TSA Tells Congress It Used Cuban Info to Vet Communist Officials Granted Airport Security Access

New 3-D Explosives Scanner Installed At TSA Checkpoint At Miami Airport
Joe Raedle/Getty Images

The Transportation Security Administration (TSA) explained to Congress on Tuesday its decision to allow members of Cuba’s communist Castro regime — a U.S.-designated state sponsor of terrorism — to visit U.S. airport facilities in May.

The TSA hosted a five-hour tour of Miami’s International Airport for Castro regime officials on May 20, reportedly allowing them access to high-security areas of the airport that house some of the TSA’s most sensitive security computer systems.

Officials from the airport and the Miami-Dade County administration condemned the tour, stating that they were allegedly unaware of the TSA-hosted visit of the Cuban personnel. Miami-Dade County Mayor Daniella Levine Cava announced in May that she had met with TSA officials and said they had issued an apology for the incident.

The date of the visit also drew the immediate condemnation of the Cuban diaspora living in the United States, as May 20 marks Cuba’s true Independence Day. The Castro regime, which has ruled Cuba for more than six decades, violently blocks attempts by Cubans on the island to freely celebrate their national holiday, attempting to replace the date with July 26 — the anniversary of the terrorist attack on the Moncada military garrison by late communist dictator Fidel Castro in 1953.

The U.S. Congress’s Committee on Homeland Security Subcommittee on Transportation and Maritime Security held a hearing on Tuesday to discuss the TSA’s international operations and its interactions with adversarial foreign governments — most notably, those with Cuba.

The committee’s chairman, Rep. Carlos Gimenez (R-FL), recalled the importance that May 20 holds for Cuban citizens and described the Castro regime officials’ May 20 visit as a “slap in the face to Cuban-Americans all across the country and demonstrates the Biden Administration’s soft stance on Cuba.” Gimenez stressed that “serious precautions must be taken while dealing with the Communist Cuban regime”:

Cuba is among the chief counterintelligence and national security threats to the United States. Just 90 miles from the Florida Keys, part of the district I represent, the regime actively works to deepen ties with our adversaries by allowing the Chinese to operate spy bases and by conducting joint military exercises with Russian warships.

He continued:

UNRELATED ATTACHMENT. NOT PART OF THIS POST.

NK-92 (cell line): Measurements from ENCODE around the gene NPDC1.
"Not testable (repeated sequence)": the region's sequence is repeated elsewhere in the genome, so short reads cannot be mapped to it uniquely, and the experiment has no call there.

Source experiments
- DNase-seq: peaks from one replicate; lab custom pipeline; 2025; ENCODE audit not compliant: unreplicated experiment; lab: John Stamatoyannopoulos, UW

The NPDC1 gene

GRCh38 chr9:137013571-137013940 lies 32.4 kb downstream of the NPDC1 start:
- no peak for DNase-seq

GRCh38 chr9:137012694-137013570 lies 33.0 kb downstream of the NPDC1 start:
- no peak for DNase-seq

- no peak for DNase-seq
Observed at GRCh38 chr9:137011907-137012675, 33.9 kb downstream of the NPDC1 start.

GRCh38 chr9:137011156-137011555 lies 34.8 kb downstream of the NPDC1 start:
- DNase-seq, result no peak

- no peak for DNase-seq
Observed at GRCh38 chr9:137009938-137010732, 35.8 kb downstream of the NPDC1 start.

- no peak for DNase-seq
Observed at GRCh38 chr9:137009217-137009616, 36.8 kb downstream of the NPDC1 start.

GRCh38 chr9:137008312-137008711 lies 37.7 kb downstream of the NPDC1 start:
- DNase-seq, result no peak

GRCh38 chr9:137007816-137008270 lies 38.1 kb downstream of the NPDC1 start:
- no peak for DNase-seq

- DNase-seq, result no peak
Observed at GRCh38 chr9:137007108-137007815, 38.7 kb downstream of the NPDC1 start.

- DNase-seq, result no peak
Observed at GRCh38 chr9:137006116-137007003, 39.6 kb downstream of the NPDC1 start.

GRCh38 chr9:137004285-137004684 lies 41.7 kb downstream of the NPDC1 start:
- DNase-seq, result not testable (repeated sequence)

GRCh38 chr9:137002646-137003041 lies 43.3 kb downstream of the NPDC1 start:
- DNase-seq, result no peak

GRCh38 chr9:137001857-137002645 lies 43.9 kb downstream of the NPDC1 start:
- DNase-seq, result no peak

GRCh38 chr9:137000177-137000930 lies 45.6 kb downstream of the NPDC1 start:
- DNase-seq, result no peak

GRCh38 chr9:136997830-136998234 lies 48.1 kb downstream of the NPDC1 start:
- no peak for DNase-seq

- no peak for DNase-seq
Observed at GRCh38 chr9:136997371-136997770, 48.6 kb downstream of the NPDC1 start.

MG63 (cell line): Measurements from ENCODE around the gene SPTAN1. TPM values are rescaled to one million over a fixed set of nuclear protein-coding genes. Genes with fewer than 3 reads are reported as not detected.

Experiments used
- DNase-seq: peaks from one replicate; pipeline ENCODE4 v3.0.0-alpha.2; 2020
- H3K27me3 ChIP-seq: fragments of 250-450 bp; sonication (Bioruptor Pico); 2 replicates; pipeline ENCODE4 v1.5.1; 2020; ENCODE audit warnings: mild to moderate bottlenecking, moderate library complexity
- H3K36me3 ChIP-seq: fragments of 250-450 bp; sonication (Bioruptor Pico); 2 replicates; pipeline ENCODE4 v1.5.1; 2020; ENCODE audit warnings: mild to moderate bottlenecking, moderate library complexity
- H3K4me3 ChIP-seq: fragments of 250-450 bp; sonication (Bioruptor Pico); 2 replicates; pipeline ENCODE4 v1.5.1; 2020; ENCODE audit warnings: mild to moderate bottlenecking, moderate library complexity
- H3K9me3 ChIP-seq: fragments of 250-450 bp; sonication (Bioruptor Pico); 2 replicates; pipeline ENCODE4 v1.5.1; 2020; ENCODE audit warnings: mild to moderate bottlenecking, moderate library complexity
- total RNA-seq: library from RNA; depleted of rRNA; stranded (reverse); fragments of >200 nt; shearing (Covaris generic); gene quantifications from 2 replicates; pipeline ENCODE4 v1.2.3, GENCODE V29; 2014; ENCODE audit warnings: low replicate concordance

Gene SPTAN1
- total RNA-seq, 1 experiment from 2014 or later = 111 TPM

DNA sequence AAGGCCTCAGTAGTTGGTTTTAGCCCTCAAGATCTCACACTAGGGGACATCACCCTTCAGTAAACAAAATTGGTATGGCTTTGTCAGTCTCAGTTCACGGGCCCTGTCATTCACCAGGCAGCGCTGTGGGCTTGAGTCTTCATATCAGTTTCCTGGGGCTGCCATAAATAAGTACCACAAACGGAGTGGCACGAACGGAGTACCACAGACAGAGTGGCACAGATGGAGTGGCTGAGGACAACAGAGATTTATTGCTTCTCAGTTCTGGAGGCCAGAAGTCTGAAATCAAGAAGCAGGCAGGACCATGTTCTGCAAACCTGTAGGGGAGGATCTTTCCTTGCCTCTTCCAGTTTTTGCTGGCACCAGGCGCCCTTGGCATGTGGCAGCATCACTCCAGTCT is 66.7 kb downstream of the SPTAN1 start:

Additionally, Cuba’s intelligence service actively recruits spies from U.S. federal agencies, and some of their agents, such as Victor Manuel Rocha, Kendall Myers, and Ana Belen Montes, have spent decades passing classified information to Cuba. Their information shared to Cuba has caused countless deaths of Cuban citizens attempting to work against the Castro regime and American service members operating around the world.

Furthermore, our diplomats in Havana have been victims of anomalous health incidents that are potentially the result of a foreign intelligence service using microwave technology to target our foreign service officers—causing brain damage and long-term disabilities.

Gimenez criticized the vetting process employed for the Cuban officials after TSA Executive Assistant Administrator for Security Operations Melanie Harvey explained that the vetting process uses information provided by the Castro regime.

“We use the passport information sent by the foreign government to conduct the background check, no matter what country they are from,” Harvey explained.

The TSA official recognized that the agency could have coordinated more efficiently with personnel from Miami’s International Airport and Miami-Dade County local officials during the visit.

“I would like to acknowledge the TSA could have done a better job coordinating with the Miami Airport and local officials for the most recent engagement with the Cuban aviation authorities,” Harvey said. “While Cuba has visited U.S. airports six times since 2011, we did not fully socialize this trip. I’m committed to making sure that does not happen again.”

Rep. Shri Thanedar (D-MI), another of the committee’s high-ranking members, defended the visit of Castro regime officials by stating that “over the past year, approximately 2.4 million passengers traveled between Cuba and the United States, providing opportunities for tourism and family connections, which serve as critical lifelines for many people during Cuba’s current economic and humanitarian challenges.”

“Denying Cuban officials the opportunity to visit U.S. airports would jeopardize the safety of air passengers and ultimately harm the Cuban and American people far more than the Cuban government,” Thanedar said, claiming that visits from Castro regime officials took place during the administration of former President Donald Trump and that “there were no protests by Republicans” at that time.

In addition to the visit that the TSA hosted for Castro regime officials in May, the U.S. Federal Aviation Administration (FAA) reportedly hosted a visit for a second Cuban delegation in May, allowing it to visit the Miami Air Route Traffic Control Center. According to U.S. officials on the condition of anonymity, the FAA-hosted visit was to “discuss the continued safe and efficient movement of aircraft” between Miami and Houston’s air terminals and Cuba.

Christian K. Caruzo is a Venezuelan writer and documents life under socialism. You can follow him on Twitter here.


Please let us know if you're having issues with commenting.